Gold Eluded Bannister, but Track Immortality Did Not
By John F. Burns, New York Times
OXFORD, England — When Sir Roger Bannister is asked whether he knew he was about to run into history as he lined up on a rain-dampened, blustery English running track 58 years ago for his bid to break the four-minute Mile barrier, he smiles, shakes his head, and replies as he has always done when people seek to cast him in a heroic light.
“Standing at the brink of history? That’s a pretty bold statement,” said the man many in Britain regard as the country’s most famous athlete, but who insists that he made a more important mark in his 40 years as one of Britain’s top neurologists, all of which came after his retirement from the track.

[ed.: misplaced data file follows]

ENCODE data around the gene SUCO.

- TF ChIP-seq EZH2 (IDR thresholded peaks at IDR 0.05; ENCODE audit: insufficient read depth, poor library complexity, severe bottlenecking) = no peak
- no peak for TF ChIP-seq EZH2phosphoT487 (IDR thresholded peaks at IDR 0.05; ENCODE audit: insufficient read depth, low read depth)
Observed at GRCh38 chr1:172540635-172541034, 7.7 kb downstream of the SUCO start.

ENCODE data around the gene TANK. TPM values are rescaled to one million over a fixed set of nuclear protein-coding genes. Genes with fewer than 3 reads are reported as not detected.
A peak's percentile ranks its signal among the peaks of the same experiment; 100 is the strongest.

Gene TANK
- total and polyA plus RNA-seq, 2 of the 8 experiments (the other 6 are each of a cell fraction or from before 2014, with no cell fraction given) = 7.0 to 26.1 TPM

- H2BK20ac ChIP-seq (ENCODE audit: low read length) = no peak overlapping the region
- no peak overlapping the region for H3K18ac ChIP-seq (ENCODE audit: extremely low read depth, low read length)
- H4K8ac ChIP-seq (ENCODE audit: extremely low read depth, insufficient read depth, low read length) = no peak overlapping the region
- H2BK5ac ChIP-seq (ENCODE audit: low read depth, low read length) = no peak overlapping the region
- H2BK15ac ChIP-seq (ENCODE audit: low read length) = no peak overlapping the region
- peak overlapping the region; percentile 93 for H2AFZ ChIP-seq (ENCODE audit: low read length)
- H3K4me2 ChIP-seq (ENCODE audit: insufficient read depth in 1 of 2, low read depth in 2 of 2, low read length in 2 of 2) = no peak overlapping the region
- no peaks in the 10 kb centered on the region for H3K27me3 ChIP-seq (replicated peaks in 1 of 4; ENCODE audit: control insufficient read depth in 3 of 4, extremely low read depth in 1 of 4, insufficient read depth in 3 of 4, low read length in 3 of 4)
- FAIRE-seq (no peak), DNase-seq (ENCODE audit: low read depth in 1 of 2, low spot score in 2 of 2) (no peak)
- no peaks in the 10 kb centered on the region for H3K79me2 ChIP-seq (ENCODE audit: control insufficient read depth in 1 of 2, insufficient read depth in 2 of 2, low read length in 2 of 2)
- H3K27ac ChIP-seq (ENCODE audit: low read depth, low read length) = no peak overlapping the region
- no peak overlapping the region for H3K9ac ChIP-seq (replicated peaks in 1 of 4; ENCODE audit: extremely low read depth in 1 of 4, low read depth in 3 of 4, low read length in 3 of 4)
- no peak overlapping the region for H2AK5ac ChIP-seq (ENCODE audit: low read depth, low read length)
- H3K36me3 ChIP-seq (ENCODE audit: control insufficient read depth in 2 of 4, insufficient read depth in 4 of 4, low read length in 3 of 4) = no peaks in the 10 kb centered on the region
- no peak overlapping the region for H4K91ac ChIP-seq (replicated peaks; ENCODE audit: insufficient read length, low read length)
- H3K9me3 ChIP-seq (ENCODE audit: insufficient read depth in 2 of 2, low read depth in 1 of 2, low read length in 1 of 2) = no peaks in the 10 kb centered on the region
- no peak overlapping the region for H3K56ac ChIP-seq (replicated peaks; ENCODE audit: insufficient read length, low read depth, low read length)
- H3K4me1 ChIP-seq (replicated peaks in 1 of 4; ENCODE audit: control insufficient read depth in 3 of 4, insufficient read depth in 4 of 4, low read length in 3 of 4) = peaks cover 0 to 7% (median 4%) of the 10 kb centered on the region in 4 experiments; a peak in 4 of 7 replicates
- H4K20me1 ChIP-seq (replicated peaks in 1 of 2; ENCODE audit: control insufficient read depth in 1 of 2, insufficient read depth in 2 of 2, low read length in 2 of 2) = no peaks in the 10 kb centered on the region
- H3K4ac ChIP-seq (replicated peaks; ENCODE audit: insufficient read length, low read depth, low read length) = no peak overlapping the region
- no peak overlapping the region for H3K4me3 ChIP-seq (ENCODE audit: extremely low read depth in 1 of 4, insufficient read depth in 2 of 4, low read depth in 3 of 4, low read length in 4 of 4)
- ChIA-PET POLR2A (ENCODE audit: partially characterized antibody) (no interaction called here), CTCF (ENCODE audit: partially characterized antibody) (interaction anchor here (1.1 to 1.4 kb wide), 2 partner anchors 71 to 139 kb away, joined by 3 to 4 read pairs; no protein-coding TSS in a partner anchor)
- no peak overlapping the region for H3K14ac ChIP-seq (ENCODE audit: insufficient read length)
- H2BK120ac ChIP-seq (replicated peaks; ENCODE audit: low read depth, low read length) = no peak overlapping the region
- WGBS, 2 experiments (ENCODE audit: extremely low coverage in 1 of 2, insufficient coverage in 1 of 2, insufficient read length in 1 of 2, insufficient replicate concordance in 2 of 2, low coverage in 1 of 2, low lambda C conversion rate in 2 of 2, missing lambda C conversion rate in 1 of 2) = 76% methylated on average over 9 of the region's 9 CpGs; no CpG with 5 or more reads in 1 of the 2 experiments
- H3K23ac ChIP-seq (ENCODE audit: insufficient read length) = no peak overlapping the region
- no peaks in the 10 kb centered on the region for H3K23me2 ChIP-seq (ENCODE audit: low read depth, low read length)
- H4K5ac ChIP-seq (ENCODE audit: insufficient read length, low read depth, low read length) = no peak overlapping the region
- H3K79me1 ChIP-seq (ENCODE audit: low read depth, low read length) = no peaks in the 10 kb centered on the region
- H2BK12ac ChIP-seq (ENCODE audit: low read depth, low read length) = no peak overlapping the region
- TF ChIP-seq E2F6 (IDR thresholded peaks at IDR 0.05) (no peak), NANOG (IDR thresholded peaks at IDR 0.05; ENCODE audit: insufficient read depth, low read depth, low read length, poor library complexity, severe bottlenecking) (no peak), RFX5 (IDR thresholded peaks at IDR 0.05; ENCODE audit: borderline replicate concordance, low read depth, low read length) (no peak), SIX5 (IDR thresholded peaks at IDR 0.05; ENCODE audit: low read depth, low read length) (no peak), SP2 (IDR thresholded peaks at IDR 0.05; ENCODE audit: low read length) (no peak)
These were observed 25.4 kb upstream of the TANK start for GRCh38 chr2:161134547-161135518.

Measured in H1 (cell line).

“That to me is a greater source of satisfaction than happening to move my body at a certain speed for a few moments in 1954,” Bannister, 83, said in a recent interview in the sun-dappled living room of his Oxford home, where family photographs and the paintings of his artist wife, Moyra, crowd out mementos of his athletic accomplishments.
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